The model described above is used to compare the performance of the policy rules, under three different inflation targets—0, 2, and 4 percent—and assuming that the monetary authorities raise the interest rate whenever actual inflation in the previous period exceeds target inflation.13 The loss function assumes that the central bank dislikes high inflation, wide output gaps, and large interest rate fluctuations. Following Woodford (2003) and McCallum and Nelson (2004), the central bank’s loss function is described by a symmetric quadratic parameterization functional form:
where, it is the central bank’s policy rate, E is the expectations-operator, ω1 and ω2 are positive parameters (less than, but not equal to one), and β is the discount factor. The parameters ω1 and ω2 show the policymakers’ aversion to output deviations from its potential level and to interest rate fluctuations. Introducing the interest rate into the objective function eliminates the possibility of instrument instability (Holbrook (1972)).
The monetary authorities minimize the loss function subject to the model described by equations (1)-(3) (as in Clarida, Gali, and Gertler (1999), Peersman and Smets (1999), and Svensson (1999c)). The first-order conditions are
Solving for the interest rate yields
The paper uses two alternative policy rules: a forward-looking rule (FLR) (Henderson and Mckibbon (1993) and Clarida, Gali, and Gertler (1999)), in which the interest rate responds to the expected deviation of inflation from its target and the expected output gap;14 and the spontaneous adjustment rule (SAR) (Clarida, Gali, and Gertler (1999)), in which the interest rate responds to the expected deviation of inflation from its target and the output gap.15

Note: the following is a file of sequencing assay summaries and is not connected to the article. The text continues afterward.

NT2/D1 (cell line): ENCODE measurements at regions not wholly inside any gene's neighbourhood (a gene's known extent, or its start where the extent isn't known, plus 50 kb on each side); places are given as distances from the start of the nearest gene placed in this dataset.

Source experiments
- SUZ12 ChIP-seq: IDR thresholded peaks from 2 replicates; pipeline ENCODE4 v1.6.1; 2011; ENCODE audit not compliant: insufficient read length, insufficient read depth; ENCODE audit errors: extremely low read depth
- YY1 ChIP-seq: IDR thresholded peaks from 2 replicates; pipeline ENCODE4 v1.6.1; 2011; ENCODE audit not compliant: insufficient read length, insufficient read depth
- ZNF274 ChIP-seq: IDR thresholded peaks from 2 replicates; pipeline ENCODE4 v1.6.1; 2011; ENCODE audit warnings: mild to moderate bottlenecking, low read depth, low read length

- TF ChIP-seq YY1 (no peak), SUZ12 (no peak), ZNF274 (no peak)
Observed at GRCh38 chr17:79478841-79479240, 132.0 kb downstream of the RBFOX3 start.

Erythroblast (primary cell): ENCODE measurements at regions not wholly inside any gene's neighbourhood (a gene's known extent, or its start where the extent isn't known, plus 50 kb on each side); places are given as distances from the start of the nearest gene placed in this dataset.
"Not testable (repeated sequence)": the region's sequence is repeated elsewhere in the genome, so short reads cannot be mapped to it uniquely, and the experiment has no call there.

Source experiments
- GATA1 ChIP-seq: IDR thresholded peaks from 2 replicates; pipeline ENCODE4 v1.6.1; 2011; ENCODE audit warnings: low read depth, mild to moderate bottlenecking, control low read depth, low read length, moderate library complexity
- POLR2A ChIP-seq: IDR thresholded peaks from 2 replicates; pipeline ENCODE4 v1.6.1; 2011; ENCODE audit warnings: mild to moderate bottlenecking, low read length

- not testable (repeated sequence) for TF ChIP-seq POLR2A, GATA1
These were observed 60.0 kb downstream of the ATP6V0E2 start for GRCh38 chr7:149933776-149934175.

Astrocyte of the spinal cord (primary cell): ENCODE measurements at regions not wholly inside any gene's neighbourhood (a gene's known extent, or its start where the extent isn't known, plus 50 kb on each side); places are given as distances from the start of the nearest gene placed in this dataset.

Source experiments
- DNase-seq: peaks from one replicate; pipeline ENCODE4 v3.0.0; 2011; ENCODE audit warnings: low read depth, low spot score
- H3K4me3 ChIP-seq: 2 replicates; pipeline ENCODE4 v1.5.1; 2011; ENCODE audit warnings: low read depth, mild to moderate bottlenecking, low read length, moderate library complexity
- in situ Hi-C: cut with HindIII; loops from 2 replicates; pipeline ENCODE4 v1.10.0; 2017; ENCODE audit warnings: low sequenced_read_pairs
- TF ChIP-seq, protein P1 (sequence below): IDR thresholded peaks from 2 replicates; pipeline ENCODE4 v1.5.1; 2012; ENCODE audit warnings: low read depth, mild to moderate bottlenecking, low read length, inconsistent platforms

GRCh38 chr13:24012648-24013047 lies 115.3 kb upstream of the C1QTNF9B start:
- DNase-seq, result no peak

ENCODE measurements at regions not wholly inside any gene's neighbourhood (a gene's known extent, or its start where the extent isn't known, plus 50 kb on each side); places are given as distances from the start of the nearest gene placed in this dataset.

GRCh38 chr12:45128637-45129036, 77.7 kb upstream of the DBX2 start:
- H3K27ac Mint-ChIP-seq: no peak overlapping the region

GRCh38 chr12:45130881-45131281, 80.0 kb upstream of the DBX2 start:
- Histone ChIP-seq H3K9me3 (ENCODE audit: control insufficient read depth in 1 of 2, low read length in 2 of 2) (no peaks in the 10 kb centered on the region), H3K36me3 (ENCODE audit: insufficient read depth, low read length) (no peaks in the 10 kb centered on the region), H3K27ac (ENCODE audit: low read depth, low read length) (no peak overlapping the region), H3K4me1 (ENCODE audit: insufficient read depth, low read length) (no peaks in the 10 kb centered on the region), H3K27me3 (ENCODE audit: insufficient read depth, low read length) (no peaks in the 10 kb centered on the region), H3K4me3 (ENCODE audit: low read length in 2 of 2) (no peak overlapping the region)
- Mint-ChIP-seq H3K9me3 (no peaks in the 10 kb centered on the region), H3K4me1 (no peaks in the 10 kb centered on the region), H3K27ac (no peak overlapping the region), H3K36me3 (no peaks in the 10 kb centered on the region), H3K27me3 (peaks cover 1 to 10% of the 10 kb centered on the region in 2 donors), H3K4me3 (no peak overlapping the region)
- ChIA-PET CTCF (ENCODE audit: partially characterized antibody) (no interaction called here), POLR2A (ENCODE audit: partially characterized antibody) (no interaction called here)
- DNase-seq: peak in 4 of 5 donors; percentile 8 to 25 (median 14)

where a1=[c1/βω2+b/βω2+(c1+b k3)/βk1ω2)], a2 = (1/ω2), a3 = (ω2/ω2), and a4 = (k1/β).
According to these rules, it is set each period so as to equate the expected value of π to a chosen target value π* (McCallum and Nelson (1999)). Both rules include the lagged interest rate, reflecting interest rate smoothing.16 These rules provide benchmarks for comparing actual inflation and output performance with “optimal” performance in the EU.
III. Empirical Analysis
Quarterly observations on real output (Y) as measured by GDP in 1995 prices; core prices (CP) as measured by core harmonized CPI and defined as the overall index excluding energy and food prices; the interbank nominal interest rate (i); the money supply (M) as measured by M1; and the unemployment rate (u) were obtained from various issues of the OECD’s Main Economic Indicators over the period 1974-2001. The output gap was estimated by the Hodrick-Prescott (HP) filter, with the smoothing parameter equal to 1,600 (Hodrick and Prescott (1997)). The inflation rate is measured as the logarithmic difference in the price level. The real interest rate equals the nominal interest rate minus expected inflation (i.e., the Fisher interest rate equation). Throughout the paper, lower-case letters denote variables expressed in logarithms.17